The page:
The jury was impressed by the depth of research into the social and physical history and condition of the RAH site. This research was evidenced and brought to life at all scales by the design proposal; from the architecture to heritage, engineering and landscape. The design solves the essential challenges of the site with minimal impact, and celebrates a continuing presence for the hospital buildings with subtlety, humour and respect. It presents a strong and innovative attitude to heritage, that preserves existing fabric and historic value, while integrating a new aesthetic. In doing so, it offers a new identity for the site that extends rather than replaces its history.

The submission provides a convincing strategy to improve legibility and connectivity through and beyond the site, with the diagonal ‘slash’ stretching from the corner of North Terrace and Frome Road. This gesture is both a dramatic formal expression and a convincing mechanism that invites pedestrians into the heart of the scheme, providing visual and physical permeability to the heart of the site and the Botanic Gardens beyond. The open space throughout is clearly defined, with appropriate activation and a strong mix of uses throughout. The diverse building program, distributed across inter-linked buildings, suggests a site of constantly evolving relationships, opportunities and collaboration to support and expand the existing functions west of Frome Rd. In this sense, the scheme offers a vision for an evolving, dynamic civic place. The proposed functions extend the existing range of uses and programs offered by key stakeholders within an accessible, inclusive environment that is characterised by an innovative and engaging interplay of past, present and future.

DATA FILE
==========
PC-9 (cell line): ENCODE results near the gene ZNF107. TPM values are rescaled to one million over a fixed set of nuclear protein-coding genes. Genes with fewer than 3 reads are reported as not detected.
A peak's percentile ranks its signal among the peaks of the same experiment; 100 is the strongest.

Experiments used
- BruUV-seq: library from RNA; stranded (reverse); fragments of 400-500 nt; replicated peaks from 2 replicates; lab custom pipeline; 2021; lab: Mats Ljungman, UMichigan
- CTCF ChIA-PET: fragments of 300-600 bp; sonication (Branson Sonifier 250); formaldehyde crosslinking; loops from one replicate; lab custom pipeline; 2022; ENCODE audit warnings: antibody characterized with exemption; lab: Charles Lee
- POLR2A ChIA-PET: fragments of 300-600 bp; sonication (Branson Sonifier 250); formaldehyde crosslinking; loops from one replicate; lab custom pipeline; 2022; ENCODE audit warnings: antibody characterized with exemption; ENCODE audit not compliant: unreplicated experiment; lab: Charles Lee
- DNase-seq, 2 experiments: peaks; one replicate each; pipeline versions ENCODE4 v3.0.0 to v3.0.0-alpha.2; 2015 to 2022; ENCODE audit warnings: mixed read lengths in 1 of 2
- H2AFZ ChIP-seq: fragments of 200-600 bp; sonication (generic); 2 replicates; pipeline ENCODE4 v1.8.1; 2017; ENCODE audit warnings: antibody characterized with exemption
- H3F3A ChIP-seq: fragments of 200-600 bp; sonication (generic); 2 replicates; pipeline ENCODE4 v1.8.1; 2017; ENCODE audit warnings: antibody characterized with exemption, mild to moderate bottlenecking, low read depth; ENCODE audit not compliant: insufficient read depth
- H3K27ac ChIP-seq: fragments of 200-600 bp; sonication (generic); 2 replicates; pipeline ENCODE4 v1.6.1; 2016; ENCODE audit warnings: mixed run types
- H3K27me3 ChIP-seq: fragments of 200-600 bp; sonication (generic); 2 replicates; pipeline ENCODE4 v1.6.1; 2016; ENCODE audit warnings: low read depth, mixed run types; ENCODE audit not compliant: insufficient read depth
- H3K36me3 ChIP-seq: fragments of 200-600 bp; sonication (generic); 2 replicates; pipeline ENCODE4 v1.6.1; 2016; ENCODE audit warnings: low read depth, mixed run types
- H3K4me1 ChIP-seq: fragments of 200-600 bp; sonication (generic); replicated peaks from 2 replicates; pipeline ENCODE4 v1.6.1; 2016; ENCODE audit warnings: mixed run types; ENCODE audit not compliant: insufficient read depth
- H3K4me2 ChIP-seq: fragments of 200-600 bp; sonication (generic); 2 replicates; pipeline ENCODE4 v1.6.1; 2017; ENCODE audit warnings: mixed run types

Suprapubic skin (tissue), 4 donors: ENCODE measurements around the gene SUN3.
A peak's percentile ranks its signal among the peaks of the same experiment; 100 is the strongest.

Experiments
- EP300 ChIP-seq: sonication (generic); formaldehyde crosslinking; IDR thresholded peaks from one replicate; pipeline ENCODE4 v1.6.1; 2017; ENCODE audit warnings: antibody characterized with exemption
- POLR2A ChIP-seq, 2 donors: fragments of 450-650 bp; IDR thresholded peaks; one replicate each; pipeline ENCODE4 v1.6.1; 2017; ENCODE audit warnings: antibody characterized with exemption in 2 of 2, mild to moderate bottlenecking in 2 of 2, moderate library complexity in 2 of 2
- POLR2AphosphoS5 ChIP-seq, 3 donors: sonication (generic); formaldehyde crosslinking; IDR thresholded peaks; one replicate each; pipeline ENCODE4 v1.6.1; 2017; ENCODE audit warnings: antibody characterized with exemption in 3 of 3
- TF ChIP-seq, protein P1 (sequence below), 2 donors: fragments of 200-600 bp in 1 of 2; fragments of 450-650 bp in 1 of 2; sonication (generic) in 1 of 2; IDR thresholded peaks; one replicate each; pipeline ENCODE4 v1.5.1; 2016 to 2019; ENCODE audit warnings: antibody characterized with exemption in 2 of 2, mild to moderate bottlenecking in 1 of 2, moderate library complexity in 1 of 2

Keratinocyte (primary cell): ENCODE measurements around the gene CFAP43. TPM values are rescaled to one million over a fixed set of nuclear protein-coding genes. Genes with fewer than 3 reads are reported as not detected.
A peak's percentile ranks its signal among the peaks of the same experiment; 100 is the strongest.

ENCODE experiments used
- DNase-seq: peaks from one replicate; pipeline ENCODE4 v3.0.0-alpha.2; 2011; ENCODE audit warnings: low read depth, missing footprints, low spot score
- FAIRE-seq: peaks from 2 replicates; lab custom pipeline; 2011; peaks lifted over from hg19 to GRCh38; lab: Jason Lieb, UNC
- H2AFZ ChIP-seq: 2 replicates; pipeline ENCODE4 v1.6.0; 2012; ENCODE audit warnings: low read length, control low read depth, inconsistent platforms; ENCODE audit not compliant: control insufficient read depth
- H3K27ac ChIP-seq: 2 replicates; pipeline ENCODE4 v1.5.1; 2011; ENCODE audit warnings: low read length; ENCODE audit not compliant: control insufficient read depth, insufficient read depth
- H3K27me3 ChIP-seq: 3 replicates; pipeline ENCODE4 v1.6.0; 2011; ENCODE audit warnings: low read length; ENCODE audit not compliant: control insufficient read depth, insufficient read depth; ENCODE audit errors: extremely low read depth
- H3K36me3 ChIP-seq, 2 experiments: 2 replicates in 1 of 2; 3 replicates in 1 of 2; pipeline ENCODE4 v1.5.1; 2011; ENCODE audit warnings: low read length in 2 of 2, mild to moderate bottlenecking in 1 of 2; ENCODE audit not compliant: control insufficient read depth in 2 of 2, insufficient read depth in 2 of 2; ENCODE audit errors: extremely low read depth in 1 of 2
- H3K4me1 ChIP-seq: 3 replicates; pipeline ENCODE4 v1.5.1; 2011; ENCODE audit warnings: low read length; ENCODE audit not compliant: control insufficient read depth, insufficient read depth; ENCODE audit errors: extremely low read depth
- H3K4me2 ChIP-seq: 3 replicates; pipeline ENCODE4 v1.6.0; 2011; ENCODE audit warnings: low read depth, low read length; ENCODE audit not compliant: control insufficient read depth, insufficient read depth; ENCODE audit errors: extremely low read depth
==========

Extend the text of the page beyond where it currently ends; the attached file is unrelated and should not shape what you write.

This mix of uses was strongly supported by the jury, including the proposition for an urban high school, a boutique hotel and the new RaRa museum. The submission presents a high degree of sustainability through a sophisticated and layered approach centred on minimising embodied energy and waste, and combining both passive and active measures for both built form and landscape.

Finally the Jury considered this submission to offer a high degree of economic viability, with a range of inter-related functions that would suit university participation and would likely provide a reliable engine for activation on the site, supporting economic activity locally, and in particular the city’s East End. The proposal envisages a diversified and flexible approach to land use mix, which can respond to market conditions as they evolve. This makes for a robust and buildable vision, addressing all the criteria set out in the competition brief. The submission represents a convincing, pragmatic and exciting response to a large site that is likely to require staging."

To view more pictures of the scheme please click here, or refer to the Slash website http://www.slashprojects.com.au and the official competition website http://odasa.sa.gov.au/rahsite/.